The Cabinet—

        Took note, and agreed to take this discussion into account in their consideration of the outcome of renegotiation as a whole.


  2.  THE PRIME MINISTER said that the Cabinet must now reach a decision on the outcome of renegotiation. His own recommendation, in which he was joined by the Foreign and Commonwealth Secretary, was that the United Kingdom should remain a member of the European Economic Community (EEC). In their view the objectives for renegotiation of the terms of British accession to the EEC as set out in the Labour Party's Manifesto for the General Election of February 1974 had substantially been met. The decision whether or not to remain members of the EEC should however take into account not only the renegotiated terms but changes which had occurred and for which we could claim some of the credit—in the working practice of the Community. It was now operating much more under the political direction of the Governments of member states, It was also very relevant that the Commonwealth countries, some of whom were diversifying their trading pattern in the light both of British entry to the EEC and of other political factors, almost unanimously believed that their interests were best served by the United Kingdom remaining a member of the EEC. If we were to leave the Community we would obviously seek to negotiate a free trade arrangement with it but the experience of Sweden showed that onerous conditions would be attached to it. In our case, given the nature of our trade, the conditions might be more onerous and we should of course be in no position to influence them from within. We had great power to continue to change the Community, and in all the circumstances he had come to the decision that it would be best for Britain, for Europe, for the third world and indeed for the whole world for the United Kingdom to remain a member of the EEC.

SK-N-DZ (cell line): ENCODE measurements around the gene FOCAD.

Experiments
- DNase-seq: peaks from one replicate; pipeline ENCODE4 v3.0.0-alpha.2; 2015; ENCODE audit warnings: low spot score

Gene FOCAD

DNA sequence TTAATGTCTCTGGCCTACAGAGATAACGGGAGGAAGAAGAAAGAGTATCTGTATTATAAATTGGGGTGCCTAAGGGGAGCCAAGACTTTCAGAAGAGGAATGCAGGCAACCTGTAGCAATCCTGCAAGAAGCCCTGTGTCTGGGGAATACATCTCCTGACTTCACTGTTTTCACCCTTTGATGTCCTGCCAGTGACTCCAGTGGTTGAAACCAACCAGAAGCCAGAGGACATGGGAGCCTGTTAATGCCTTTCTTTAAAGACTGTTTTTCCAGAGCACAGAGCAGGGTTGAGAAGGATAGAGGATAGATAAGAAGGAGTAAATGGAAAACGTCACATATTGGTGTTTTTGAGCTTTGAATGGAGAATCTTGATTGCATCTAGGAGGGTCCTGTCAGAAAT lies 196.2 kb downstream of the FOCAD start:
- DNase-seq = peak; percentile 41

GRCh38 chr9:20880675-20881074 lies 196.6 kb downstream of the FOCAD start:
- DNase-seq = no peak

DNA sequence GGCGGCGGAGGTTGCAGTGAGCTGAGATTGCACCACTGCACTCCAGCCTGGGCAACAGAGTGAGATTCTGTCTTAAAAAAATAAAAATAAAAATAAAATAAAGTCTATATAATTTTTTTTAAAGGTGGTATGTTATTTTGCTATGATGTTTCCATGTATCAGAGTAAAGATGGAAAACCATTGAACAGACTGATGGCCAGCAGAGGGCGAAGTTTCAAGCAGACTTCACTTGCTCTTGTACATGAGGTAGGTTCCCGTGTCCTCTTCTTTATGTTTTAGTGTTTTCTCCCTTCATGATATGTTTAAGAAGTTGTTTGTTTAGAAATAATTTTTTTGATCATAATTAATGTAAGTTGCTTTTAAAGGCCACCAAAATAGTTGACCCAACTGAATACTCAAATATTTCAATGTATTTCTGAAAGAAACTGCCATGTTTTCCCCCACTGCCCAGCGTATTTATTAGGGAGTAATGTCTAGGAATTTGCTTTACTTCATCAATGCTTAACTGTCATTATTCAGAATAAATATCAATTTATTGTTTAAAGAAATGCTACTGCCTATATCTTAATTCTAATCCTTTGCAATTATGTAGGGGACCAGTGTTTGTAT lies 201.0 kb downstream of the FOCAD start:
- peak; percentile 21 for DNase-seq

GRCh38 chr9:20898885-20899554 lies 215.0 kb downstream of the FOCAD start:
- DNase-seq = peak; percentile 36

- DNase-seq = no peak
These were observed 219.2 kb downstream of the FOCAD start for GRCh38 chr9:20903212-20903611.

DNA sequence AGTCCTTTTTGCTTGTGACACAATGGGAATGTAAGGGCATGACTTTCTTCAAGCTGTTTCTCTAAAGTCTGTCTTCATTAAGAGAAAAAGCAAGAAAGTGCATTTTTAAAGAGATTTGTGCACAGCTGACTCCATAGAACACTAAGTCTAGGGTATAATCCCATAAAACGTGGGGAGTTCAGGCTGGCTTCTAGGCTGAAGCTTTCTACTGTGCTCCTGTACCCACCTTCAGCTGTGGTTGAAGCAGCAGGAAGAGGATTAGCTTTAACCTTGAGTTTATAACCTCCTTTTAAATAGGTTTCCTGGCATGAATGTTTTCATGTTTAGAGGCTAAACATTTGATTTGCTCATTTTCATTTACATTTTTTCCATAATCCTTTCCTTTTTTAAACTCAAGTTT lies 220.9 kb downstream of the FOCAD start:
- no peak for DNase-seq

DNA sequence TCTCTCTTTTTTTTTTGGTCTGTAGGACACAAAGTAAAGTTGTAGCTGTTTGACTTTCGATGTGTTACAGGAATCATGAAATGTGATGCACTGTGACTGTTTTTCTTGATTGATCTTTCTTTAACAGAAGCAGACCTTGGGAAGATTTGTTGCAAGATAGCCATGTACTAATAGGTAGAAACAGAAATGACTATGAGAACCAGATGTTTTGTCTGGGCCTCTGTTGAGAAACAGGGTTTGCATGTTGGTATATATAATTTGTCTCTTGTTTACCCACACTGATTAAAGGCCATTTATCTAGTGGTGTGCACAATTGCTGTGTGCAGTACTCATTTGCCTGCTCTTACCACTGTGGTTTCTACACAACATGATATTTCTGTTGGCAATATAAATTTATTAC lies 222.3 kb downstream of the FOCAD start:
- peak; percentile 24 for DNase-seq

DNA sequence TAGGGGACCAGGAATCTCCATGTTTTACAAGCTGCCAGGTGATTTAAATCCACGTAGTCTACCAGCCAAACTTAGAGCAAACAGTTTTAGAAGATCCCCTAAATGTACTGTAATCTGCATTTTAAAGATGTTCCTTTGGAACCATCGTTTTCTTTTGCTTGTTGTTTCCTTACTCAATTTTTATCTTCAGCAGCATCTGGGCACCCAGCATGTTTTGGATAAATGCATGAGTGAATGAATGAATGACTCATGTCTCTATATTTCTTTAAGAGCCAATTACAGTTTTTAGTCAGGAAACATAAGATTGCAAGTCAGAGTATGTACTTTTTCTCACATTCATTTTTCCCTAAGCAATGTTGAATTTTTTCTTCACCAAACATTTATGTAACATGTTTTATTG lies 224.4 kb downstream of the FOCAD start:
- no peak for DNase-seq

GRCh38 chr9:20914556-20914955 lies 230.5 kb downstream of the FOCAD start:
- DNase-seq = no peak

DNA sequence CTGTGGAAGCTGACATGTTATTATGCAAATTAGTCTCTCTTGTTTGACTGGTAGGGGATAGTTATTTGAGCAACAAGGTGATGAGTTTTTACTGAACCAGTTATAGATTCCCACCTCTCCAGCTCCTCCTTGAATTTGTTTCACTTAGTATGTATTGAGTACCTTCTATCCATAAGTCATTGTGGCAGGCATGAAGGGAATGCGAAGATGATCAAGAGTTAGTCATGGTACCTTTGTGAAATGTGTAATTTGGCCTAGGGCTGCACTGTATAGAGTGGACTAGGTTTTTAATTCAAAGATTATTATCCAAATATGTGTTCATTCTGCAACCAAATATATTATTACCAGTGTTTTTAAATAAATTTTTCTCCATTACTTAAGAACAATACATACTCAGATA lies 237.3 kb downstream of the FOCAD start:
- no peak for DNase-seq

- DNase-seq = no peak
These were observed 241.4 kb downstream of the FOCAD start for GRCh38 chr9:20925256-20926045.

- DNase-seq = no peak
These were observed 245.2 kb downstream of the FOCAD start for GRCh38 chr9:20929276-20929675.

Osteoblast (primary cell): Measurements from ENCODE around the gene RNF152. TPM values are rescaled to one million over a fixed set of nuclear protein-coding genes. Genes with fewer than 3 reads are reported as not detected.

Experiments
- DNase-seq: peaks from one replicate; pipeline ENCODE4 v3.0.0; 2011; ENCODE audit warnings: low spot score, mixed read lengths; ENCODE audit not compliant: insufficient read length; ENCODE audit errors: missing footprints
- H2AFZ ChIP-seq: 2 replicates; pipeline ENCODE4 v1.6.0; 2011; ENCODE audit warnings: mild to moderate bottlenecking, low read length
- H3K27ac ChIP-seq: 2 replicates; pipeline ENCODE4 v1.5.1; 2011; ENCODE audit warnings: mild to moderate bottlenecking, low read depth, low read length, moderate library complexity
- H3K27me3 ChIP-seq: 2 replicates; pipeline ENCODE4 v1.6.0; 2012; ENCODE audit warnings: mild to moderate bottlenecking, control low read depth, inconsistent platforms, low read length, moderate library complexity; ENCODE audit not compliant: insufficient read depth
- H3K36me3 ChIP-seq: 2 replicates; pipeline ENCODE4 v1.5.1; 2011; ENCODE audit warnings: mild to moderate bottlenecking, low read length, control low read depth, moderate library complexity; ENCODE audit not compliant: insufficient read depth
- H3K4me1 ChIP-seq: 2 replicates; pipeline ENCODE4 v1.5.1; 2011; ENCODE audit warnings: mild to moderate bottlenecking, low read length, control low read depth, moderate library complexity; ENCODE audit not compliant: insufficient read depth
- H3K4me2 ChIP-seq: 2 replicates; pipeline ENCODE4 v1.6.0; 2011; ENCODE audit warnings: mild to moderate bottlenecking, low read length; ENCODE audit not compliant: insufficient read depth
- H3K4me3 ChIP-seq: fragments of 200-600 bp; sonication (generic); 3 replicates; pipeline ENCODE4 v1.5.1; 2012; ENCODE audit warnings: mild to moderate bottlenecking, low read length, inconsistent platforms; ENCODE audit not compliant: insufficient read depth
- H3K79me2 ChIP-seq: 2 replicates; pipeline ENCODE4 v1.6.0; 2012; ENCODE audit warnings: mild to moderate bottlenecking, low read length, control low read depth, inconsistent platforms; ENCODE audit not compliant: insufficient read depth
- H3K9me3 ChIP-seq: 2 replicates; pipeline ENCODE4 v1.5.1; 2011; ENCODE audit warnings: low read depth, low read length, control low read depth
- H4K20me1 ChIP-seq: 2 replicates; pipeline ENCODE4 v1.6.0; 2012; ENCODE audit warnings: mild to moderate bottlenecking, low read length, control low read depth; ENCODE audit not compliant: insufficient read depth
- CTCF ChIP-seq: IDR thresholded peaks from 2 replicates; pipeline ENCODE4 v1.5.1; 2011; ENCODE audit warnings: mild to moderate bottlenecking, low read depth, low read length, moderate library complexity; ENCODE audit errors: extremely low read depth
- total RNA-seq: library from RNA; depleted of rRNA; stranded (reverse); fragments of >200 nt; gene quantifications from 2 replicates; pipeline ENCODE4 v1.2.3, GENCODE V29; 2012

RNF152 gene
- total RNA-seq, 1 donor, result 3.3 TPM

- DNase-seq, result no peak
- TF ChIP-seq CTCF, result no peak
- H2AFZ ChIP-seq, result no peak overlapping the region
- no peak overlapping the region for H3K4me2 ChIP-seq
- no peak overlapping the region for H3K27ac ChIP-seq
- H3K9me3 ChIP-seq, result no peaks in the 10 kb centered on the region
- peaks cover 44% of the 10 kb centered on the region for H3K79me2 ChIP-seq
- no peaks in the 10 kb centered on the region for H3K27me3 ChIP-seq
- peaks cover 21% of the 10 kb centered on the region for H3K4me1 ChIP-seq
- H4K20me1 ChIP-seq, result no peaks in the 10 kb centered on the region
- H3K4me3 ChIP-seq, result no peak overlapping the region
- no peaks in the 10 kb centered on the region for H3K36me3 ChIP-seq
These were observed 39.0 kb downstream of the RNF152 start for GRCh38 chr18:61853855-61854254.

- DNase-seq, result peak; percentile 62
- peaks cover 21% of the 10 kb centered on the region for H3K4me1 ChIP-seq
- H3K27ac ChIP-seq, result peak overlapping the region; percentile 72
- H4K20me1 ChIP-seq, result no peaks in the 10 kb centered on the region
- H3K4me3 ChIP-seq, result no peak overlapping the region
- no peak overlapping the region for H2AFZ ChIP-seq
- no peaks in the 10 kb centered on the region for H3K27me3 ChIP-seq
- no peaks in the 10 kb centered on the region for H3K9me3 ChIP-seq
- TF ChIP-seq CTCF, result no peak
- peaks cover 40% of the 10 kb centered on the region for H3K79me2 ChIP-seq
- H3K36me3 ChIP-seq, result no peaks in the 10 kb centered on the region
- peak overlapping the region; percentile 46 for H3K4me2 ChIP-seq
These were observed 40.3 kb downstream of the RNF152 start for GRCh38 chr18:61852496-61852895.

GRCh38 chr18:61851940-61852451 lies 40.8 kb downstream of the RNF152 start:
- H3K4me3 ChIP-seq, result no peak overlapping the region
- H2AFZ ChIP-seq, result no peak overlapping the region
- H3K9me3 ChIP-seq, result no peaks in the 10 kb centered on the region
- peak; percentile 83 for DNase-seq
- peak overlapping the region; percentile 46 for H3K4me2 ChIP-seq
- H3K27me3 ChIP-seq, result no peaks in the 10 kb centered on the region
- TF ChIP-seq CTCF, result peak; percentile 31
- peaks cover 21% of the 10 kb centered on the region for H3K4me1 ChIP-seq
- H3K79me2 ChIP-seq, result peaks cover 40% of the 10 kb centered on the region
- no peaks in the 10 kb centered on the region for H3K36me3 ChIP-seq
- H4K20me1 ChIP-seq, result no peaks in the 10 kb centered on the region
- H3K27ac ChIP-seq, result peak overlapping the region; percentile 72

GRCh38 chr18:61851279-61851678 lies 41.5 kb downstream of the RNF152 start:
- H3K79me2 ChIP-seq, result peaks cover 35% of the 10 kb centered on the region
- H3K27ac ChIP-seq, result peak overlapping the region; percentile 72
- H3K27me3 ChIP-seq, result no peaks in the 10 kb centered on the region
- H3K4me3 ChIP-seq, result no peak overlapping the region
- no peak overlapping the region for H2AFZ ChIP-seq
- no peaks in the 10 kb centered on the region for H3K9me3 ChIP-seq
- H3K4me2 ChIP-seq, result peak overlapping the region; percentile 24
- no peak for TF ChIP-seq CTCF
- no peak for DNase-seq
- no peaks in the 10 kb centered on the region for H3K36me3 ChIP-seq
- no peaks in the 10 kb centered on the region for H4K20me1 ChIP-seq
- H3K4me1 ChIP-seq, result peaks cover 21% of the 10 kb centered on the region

In discussion it became evident that a large majority of the Cabinet agreed that they should recommend that the United Kingdom should remain a member of the EEC. They agreed that the Ministers concerned had succeeded in securing marked improvements in the terms of our membership of the EEC. While it was not claimed that the objectives set out in the Manifesto of February 1974 had been fully met, there had been considerable and unexpected success in many fields and further improvements could be pursued in the course of continuing EEC business. The improvements were in marked contrast to the terms obtained by the previous Administration. The fundamental principles of the Common Agricultural Policy (CAP) had not been changed, but many improvements had been made in the way it operated and the new arrangements for beef, though instituted only for the current year in accordance with Community practice, represented a considerable breakthrough. The Government's objectives on the import of sugar from the developing Commonwealth had been met in full, and the improvement in the EEC's attitude to the Commonwealth and the developing world had been one of the principal successes of renegotiation. Similarly the position was now much improved in relation to the Community budget, capital movements, and Value Added Tax. The Government's regional, industrial and fiscal policies were in general well safeguarded, but the marker we had put down on the control of private steel investment would need to be followed up.

  The following reasons were also advanced in support of this view: